LISTED developer Villa World has rallied the support of 90 local businesses to help build a crisis care facility for homeless young people on the Gold Coast.
Known as Bill Hoyer House, the seven-bedroom facility at Labrador is being built for the Gold Coast Project for Homeless Youth (GCPHY).
Its $550,000 construction cost has been significantly reduced thanks to donations of labour, materials and money from Villa World’s suppliers, contractors and consultants.
Villa World CEO and managing director Craig Treasure said construction of the facility would not have been possible without participation of its business partners.
“We weren’t shy in putting the call out to our suppliers and contractors and the response we’ve had shows they share our ethos when it comes to giving back to the community,” he said.
“We built Gold Coast Project for Homeless Youth’s first crisis care facility in 2010 and when the opportunity to build another presented itself, we jumped on board and so did our subcontractors.”
Davis Brothers Plumbing is one of many local companies to contribute to Bill Hoyer House, giving close to $25,000.
“This was a great opportunity for us to make a real difference in the community,” said director Myles Davis.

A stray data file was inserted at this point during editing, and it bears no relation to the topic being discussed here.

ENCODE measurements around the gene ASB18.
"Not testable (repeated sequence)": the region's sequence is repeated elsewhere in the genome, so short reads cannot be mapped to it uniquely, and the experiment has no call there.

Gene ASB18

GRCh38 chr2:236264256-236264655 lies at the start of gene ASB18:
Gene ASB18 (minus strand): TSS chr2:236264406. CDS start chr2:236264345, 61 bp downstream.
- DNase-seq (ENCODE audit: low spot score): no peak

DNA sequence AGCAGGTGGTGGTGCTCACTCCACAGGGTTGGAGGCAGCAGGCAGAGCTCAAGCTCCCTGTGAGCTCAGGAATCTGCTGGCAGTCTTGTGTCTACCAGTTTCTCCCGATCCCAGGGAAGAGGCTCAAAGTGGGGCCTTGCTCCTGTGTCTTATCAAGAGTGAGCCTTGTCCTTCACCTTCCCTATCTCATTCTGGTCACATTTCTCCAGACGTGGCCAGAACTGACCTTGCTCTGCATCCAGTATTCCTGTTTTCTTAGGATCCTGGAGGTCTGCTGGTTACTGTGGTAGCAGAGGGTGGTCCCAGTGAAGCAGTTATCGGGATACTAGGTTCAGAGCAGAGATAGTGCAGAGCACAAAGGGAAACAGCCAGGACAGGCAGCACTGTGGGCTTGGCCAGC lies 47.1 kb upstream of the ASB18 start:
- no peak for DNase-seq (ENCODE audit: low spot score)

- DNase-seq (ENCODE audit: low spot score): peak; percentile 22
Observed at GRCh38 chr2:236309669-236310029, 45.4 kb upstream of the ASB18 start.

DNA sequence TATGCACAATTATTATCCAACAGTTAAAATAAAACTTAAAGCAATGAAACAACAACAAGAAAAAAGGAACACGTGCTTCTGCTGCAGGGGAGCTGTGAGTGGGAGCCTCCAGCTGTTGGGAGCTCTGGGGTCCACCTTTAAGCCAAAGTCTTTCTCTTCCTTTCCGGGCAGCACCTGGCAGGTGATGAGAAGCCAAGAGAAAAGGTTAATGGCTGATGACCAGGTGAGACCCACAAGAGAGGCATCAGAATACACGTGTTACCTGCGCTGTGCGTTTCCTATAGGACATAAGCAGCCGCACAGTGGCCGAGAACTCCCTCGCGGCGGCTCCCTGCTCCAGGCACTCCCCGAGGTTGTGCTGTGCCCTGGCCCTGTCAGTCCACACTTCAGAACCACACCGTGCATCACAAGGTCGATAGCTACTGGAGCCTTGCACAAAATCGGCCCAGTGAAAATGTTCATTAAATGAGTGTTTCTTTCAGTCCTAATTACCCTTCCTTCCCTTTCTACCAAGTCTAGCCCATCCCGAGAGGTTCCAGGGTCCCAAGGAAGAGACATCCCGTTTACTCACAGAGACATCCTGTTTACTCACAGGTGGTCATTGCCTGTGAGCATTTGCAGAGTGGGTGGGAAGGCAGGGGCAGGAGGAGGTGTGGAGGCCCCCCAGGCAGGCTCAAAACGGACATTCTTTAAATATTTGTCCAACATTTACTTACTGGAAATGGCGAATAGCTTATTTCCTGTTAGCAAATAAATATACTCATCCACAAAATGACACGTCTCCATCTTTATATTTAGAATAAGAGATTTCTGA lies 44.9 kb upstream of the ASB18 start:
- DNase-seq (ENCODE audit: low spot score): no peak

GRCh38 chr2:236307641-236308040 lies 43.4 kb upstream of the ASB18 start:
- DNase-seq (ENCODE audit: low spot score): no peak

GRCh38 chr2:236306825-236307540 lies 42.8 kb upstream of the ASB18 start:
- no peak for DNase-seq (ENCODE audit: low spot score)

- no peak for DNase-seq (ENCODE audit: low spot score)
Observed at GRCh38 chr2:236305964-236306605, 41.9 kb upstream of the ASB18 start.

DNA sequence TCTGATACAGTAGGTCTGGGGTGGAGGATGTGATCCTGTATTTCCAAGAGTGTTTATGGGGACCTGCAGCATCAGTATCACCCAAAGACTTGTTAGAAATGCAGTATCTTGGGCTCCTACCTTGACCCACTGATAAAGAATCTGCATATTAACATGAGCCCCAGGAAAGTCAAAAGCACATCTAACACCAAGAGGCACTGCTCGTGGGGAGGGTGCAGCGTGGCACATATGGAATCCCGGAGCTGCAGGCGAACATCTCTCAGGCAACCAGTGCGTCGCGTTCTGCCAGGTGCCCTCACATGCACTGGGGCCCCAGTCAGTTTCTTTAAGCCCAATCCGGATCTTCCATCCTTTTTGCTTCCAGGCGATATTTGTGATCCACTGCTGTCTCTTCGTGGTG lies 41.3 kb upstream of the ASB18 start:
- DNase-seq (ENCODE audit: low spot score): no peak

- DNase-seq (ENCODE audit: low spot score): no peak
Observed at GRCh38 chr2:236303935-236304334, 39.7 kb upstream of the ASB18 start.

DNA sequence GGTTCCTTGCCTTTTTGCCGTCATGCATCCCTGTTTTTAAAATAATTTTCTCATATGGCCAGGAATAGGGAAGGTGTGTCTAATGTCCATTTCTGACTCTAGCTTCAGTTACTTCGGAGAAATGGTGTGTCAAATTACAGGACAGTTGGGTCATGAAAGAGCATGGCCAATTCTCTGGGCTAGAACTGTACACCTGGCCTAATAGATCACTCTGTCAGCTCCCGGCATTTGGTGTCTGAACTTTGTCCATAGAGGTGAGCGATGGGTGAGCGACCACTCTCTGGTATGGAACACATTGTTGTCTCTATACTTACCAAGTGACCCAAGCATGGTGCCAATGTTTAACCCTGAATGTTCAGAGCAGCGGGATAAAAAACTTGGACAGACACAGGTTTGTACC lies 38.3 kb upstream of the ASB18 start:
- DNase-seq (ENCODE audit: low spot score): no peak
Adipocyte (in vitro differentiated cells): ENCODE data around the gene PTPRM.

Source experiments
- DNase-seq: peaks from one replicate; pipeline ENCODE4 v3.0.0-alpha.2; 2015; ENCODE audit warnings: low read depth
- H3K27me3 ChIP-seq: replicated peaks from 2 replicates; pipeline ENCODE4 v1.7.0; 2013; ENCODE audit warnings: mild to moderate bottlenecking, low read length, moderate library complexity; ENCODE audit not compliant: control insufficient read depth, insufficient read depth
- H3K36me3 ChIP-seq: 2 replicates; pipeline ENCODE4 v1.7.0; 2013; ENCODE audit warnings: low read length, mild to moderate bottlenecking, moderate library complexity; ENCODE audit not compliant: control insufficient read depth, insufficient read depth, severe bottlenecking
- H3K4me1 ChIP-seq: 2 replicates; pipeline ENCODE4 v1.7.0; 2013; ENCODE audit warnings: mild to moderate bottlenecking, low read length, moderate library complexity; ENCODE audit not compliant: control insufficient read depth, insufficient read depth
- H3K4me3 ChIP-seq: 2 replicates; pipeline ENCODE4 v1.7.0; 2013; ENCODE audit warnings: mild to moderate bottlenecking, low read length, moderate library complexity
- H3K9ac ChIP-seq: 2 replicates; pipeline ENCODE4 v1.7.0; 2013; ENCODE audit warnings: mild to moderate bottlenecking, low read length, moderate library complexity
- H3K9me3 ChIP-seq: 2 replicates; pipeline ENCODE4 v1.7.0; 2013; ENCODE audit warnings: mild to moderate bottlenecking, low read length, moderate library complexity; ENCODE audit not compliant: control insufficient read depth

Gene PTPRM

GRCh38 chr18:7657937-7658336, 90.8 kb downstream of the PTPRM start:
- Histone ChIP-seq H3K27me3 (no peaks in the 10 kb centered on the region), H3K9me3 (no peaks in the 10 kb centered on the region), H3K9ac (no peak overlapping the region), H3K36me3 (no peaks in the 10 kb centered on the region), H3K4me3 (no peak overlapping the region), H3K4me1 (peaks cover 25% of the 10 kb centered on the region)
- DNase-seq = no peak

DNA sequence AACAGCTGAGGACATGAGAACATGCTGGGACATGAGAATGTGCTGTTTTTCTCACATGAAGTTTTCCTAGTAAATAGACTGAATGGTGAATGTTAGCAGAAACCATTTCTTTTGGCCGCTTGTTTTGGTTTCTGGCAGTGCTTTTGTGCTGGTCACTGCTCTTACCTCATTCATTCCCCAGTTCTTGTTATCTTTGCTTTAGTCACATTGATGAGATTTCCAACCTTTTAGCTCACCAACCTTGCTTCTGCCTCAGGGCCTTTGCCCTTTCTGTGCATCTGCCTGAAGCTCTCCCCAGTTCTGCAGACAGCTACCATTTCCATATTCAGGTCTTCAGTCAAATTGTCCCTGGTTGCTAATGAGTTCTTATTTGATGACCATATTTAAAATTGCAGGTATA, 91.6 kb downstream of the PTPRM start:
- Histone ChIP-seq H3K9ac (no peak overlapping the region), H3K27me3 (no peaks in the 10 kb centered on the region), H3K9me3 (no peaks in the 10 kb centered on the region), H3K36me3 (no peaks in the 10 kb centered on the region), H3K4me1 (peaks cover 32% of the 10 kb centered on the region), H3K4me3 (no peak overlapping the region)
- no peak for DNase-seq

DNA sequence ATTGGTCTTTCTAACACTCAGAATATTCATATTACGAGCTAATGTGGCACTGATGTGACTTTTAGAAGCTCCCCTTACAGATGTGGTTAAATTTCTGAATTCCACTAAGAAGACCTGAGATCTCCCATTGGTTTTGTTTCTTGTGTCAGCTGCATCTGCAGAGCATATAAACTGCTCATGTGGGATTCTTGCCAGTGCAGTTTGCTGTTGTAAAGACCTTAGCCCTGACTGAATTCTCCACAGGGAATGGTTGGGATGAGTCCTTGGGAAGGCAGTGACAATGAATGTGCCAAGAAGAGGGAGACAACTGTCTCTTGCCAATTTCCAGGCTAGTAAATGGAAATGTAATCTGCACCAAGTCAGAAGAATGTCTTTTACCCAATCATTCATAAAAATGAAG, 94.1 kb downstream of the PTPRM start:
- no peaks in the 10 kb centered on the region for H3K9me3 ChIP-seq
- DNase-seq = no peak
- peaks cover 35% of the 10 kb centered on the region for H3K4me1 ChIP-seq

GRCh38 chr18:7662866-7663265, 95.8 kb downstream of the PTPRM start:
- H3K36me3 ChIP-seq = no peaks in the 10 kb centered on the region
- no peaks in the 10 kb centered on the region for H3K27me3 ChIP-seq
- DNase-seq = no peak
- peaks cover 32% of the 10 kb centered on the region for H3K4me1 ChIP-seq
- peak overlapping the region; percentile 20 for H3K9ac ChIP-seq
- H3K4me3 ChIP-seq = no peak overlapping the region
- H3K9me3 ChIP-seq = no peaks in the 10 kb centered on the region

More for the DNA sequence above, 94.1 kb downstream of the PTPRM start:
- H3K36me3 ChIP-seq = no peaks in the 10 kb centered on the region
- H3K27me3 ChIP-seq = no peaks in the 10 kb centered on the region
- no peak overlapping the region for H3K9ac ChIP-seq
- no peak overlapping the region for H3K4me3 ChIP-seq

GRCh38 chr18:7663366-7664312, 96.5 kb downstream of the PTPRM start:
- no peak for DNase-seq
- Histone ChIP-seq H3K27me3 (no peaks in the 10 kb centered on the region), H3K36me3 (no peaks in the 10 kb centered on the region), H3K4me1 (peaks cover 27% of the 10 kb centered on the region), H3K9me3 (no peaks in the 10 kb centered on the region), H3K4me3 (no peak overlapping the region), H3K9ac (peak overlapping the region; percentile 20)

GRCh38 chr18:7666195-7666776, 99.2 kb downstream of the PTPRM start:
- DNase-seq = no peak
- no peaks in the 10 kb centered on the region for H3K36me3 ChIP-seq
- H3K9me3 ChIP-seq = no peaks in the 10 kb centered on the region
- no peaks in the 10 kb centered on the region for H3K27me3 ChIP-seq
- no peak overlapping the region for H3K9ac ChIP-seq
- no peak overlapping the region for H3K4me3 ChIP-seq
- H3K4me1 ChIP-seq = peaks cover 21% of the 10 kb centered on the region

“Our suppliers have donated about $15,000 in materials and we’ve provided just over 200 hours in free labour.
“Homelessness is a massive social issue facing our community so this is a cause we are proud to get behind.
“In many instances of youth homelessness it’s not the fault of the children, they’re victims of bad circumstances, so we appreciate what the GCPHY and Villa World are doing.”
The top five local companies who have donated supplies and labour are Dynamic Bradview Roofing, Bradnams Windows and Doors, Australian Time and Trusses, Acoustics RB and Scorpio Screens and Blinds.
GCPHY president Andrew Antonopoulos said almost a quarter of the 3,000 homeless people on the Gold Coast each night were young people.
“Kids as young as 12 years old are living on the streets in danger and this seriously needs to change,” he said.
“They are not only in physical danger but also in danger of developing mental health issues, bad habits and being involved with the wrong crowds – this has huge negative impact on their education and consequently their future.
“In the past 12 months, more than 150 young people have been turned away due to full capacity which just demonstrates the timeliness of the project’s upcoming completion.”
Established in 1986, Villa World is Queensland’s longest-established ASX-listed housing developer and one of Australia’s largest integrated housing providers.
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